The door of the Department of Genetics is always open for those interested in research and science. To achieve the goals of our research programs, we have developed fruitful collaborations with groups located at other departments of our Institute, and with researchers from other institutes. We have established a tight cooperation with the following research units: MTA TTK Institute of Enzymology, ELTE Institute of Chemistry (Department of Organic Chemistry), Institute of Molecular Biology, Medical Chemistry and Pathobiochemistry at Semmelweis University, MBK-NAIK in Gödöllő, and Institute of Genetics at SZBK in Szeged. In our department, several research programs have been realized by collaboration among different groups. Every week we demonstrate our results and problems in the frame of a progress report. Invited scientists also give a special-topic lecture monthly. Several social events (sport day, night of researchers, Christmas party) are used to bring us together.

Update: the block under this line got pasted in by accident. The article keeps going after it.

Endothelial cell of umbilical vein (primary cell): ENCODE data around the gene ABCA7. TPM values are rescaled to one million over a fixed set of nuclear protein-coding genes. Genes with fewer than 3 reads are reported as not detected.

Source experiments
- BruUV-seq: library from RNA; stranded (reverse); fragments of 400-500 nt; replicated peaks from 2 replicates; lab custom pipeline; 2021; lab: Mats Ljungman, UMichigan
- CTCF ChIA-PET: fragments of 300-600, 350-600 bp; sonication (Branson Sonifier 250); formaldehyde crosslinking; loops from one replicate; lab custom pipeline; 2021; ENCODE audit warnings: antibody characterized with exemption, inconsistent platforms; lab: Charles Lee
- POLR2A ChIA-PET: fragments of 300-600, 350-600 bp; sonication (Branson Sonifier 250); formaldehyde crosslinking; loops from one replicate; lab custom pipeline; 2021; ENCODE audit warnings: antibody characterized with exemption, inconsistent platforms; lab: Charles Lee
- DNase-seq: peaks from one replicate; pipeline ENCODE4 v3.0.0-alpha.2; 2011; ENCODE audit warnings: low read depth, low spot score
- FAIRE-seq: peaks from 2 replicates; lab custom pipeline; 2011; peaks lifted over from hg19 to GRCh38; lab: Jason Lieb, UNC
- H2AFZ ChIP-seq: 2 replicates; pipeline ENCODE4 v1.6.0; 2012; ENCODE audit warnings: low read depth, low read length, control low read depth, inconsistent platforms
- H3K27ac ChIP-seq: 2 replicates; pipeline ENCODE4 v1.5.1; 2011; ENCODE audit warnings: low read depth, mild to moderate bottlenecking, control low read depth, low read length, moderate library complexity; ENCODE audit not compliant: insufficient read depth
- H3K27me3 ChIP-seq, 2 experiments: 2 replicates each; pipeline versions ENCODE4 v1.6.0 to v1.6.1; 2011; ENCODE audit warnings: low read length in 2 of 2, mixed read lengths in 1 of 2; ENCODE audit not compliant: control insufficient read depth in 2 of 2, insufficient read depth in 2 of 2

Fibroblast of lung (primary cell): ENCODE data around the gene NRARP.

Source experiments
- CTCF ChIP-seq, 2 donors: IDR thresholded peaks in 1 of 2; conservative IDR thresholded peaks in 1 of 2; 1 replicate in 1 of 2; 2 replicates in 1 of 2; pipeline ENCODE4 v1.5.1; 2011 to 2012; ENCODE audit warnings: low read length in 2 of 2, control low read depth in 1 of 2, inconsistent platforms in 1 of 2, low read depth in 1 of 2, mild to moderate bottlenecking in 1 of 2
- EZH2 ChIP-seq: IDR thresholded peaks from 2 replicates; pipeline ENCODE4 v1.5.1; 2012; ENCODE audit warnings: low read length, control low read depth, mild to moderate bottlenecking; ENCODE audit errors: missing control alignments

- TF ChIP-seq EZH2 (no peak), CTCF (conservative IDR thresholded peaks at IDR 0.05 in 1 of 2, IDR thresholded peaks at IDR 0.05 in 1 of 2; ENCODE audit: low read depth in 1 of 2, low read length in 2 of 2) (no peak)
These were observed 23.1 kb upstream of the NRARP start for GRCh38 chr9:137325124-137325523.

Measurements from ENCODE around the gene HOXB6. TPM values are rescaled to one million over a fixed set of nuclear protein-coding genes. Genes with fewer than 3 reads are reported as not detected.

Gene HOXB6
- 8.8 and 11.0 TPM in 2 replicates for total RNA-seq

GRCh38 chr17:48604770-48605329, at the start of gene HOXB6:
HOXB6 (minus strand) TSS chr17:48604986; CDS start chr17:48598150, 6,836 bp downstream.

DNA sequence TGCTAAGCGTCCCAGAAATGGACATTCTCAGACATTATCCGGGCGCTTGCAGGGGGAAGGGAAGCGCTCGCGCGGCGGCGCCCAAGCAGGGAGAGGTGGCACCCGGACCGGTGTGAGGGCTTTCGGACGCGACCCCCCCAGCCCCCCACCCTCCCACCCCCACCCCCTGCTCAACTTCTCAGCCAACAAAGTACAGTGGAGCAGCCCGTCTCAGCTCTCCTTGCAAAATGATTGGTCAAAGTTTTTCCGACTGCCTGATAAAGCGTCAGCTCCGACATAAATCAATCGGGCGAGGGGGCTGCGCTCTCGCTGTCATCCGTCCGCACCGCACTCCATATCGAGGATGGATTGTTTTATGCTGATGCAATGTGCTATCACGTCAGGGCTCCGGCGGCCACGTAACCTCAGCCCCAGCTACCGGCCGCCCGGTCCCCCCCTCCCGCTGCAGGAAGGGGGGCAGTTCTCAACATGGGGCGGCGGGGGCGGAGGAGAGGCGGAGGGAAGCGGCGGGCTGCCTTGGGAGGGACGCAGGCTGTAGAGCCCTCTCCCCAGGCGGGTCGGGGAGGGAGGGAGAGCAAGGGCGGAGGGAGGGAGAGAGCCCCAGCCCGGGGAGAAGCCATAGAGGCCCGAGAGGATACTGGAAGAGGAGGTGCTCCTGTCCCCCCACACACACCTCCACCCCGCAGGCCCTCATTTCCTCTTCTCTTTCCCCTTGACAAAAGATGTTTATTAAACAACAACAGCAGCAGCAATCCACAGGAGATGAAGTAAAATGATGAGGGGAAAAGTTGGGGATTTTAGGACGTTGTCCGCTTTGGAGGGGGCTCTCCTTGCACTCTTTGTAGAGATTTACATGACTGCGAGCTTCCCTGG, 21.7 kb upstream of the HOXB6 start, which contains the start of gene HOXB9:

TDK and diploma works

Information on programs and research groups at the Department of Genetics can be obtained from our homepage. Students who are interested in genetics should look after the person whose project is sympathetic. Group leaders and their contact:


Obtaining sufficient information and knowledge from genetics will provide a good job opportunity at both basic and applied fields. Basic science: PhD training, university departments (research and medical), research institutes (MTA TTK Institute of Enzymology; Agricultural Biotechnology Institute; Institute of Genetics at the Biological Research Centre, Szeged; National Research Institute). Applied: pharmaceutical industry, clinics, private sector dealing with research development.

How can I become a geneticist?

High motivation in having knowledge and performing experiments in the field of genetics. Successful BSc (as biologist) and MSc (specialization to Genetics, Cell and Developmental Biology) training. Successful PhD training and getting degree (Doctoral School of Biology, program genetics).